• It is definitely best for your tree to do some pruning versus no pruning.
  • There are three main reasons you should prune your tree: its survival, stimulation and shaping.
  • If a tree is left unpruned, it will not grow well— and in some cases, may not grow at all.

Pruning Almond Trees

First Season

The primary scaffold selection is done after the first growing season:

  • Upright branches with wide angles should be selected because they are stronger than branches with narrow angles.
  • Three or four primary scaffolds are recommended.
  • Remove any dead, broken or branches that are growing toward the middle of the tree.
  • If any branches are crossing remove one of them.
  • Make sure you are trimming the tree in a shape so it grows upward.

Second Season

When the tree is dormant, prune low limbs that may interfere with sprays or irrigation. Remove limbs and vigorous shoots growing through the center to allow light and air to penetrate. Secondary limbs with narrow angles should be removed.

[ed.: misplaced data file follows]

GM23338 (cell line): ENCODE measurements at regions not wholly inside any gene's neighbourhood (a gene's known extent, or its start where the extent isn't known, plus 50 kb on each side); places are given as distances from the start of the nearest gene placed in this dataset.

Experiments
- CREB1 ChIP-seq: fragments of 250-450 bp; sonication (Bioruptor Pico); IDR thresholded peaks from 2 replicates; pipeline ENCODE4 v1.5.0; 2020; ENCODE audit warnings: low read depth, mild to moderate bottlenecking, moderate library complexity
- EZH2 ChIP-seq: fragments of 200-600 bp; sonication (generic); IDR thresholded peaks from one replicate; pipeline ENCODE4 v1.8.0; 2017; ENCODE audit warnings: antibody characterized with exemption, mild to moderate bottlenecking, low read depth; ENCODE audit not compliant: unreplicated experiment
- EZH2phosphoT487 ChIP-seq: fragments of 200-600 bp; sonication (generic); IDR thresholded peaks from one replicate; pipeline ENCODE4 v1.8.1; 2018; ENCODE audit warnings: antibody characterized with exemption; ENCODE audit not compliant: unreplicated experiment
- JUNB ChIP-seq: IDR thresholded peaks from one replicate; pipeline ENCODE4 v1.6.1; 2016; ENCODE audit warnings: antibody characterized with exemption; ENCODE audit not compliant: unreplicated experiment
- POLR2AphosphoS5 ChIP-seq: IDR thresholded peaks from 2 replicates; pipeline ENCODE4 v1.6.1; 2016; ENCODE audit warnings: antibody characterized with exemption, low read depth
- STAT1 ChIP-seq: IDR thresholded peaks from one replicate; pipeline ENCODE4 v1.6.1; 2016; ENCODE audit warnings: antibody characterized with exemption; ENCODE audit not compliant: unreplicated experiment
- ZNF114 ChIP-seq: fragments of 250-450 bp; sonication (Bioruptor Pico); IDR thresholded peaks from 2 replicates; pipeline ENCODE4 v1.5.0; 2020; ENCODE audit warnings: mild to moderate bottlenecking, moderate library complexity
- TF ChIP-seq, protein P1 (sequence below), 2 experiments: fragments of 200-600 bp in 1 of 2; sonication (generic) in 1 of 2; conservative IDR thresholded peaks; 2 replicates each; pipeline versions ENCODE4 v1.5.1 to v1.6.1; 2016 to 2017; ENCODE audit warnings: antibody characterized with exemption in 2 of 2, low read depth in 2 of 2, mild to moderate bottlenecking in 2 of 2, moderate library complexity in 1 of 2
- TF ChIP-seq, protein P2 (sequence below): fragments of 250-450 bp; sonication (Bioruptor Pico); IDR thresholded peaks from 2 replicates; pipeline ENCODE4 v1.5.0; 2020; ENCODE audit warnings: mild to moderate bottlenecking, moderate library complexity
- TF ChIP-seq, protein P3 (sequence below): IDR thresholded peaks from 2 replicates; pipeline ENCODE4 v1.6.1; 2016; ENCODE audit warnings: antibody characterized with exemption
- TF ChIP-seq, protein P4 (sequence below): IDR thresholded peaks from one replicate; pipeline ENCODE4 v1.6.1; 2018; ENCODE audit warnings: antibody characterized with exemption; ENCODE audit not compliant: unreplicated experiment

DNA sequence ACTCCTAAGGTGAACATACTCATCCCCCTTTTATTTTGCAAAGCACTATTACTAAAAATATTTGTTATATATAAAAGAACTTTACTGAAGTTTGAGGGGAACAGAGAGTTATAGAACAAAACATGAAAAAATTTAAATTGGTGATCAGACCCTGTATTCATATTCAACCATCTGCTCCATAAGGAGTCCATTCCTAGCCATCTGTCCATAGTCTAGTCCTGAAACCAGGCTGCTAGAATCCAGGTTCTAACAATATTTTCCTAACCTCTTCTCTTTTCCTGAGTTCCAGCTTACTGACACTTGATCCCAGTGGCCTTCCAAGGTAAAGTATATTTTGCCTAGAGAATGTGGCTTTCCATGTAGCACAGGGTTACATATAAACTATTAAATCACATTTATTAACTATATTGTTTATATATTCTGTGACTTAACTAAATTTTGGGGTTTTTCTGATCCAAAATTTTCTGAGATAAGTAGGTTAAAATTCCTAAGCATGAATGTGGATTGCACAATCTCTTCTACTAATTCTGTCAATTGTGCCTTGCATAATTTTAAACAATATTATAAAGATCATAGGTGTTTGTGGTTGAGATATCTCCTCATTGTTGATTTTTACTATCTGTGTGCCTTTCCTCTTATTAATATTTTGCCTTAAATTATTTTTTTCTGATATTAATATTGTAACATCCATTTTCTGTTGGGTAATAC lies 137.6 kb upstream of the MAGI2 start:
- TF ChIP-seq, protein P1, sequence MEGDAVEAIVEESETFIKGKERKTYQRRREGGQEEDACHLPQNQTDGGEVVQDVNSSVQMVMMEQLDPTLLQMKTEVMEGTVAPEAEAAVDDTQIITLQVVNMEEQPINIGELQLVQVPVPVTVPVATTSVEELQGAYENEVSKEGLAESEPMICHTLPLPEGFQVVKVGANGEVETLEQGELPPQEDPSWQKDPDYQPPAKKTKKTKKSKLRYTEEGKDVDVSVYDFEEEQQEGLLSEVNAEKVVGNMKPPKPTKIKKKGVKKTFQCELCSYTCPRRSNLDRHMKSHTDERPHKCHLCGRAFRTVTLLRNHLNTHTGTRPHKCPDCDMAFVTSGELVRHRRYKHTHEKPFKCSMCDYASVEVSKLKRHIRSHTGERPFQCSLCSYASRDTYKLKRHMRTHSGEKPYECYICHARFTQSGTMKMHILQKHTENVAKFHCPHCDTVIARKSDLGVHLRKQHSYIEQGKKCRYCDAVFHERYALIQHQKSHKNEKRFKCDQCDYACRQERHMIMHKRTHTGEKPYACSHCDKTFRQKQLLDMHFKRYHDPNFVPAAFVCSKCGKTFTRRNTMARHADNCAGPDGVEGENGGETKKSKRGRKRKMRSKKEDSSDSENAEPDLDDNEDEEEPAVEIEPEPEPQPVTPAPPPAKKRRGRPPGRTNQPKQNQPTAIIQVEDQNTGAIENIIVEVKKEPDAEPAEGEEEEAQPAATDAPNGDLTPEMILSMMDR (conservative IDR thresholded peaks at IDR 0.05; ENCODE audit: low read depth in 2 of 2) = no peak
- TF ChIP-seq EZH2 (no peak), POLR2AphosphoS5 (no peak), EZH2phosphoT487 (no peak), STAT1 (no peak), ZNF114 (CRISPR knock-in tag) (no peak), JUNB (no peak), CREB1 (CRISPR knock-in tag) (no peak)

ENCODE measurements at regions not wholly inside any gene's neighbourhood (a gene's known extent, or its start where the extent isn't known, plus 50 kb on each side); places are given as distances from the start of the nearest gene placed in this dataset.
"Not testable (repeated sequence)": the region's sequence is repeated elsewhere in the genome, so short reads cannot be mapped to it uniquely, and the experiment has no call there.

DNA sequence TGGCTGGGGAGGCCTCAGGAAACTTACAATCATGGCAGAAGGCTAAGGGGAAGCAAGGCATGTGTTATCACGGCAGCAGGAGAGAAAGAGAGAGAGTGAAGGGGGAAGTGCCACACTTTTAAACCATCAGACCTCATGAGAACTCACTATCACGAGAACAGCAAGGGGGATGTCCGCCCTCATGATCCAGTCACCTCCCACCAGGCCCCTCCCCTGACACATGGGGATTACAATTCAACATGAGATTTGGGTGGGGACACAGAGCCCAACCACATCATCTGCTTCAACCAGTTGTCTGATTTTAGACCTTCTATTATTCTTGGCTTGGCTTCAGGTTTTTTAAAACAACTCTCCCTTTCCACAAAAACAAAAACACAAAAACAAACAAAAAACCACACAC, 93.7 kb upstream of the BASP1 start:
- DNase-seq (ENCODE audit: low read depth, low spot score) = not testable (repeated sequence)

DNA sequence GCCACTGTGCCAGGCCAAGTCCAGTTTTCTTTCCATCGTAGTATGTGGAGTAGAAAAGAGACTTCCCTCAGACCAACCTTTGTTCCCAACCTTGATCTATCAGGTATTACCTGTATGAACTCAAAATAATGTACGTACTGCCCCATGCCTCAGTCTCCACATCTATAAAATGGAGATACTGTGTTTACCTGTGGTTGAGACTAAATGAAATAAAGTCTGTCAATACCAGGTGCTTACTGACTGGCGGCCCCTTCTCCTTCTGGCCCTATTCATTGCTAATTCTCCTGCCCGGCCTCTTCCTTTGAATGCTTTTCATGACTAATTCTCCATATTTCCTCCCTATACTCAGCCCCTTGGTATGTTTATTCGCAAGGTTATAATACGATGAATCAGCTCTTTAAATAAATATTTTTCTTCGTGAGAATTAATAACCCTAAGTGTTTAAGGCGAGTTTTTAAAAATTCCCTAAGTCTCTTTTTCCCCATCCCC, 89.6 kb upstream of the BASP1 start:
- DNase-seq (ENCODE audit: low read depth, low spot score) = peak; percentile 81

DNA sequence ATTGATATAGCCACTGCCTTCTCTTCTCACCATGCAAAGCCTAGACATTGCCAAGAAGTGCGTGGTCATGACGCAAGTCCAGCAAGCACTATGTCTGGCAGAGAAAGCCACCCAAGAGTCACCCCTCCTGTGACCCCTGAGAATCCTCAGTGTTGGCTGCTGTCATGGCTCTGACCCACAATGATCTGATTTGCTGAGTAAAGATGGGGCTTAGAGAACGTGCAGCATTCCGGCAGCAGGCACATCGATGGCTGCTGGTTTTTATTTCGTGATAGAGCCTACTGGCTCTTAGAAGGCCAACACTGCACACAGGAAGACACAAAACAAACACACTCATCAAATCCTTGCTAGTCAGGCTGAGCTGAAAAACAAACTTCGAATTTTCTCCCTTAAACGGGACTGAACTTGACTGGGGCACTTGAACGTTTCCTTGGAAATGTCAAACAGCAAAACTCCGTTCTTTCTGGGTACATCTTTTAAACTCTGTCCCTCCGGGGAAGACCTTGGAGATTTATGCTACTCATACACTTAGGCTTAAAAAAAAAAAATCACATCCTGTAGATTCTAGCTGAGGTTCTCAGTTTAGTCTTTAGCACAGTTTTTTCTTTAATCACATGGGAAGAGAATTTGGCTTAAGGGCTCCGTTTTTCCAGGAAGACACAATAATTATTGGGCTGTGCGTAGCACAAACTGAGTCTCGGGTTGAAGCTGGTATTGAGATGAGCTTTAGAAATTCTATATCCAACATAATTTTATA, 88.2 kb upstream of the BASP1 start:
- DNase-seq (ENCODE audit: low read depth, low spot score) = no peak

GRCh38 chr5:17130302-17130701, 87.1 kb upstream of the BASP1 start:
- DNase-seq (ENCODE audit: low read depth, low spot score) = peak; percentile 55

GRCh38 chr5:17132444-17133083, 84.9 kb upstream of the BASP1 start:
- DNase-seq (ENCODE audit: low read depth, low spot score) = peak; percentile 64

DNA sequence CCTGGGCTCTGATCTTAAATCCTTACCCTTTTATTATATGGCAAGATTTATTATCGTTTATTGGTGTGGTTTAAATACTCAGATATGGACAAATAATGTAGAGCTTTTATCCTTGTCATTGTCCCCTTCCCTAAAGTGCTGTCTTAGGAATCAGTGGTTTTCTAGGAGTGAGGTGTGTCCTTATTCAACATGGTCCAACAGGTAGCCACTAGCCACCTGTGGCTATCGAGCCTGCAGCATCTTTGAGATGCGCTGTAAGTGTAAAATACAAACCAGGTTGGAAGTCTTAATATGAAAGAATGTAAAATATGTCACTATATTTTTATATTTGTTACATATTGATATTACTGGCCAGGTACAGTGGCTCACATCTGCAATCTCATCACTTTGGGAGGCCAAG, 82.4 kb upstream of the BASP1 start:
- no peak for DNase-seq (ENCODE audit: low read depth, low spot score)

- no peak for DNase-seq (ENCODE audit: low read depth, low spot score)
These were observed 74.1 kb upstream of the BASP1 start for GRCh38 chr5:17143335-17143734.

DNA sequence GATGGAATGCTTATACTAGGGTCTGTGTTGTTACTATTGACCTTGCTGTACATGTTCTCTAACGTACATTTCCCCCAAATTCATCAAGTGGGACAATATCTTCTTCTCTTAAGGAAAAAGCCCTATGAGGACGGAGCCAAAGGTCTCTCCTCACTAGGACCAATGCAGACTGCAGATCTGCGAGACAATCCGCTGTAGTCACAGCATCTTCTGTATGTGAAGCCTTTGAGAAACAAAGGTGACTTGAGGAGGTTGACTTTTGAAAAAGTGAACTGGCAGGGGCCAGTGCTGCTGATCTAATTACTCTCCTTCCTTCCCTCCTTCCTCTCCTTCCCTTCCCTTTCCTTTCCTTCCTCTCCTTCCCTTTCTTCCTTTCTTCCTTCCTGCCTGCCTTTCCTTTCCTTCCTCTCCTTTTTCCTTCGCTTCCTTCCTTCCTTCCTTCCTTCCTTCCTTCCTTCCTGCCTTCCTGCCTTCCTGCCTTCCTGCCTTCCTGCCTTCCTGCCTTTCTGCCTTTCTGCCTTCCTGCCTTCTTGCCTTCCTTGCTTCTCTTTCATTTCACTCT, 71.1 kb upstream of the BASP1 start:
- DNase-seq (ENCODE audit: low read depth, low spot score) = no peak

Third Season and Beyond

When the tree is dormant, maintenance pruning consists of removing broken, interfering, dead, or disease branches.


A proper and consistent spray schedule is important to the survival of your trees. From diseases to pests, many potential issues can be prevented with spraying before they even begin! To reap its benefits, spraying should be done consistently and thoroughly following the guidelines below.

Before you begin, read and follow all instructions on labels.

Natural Control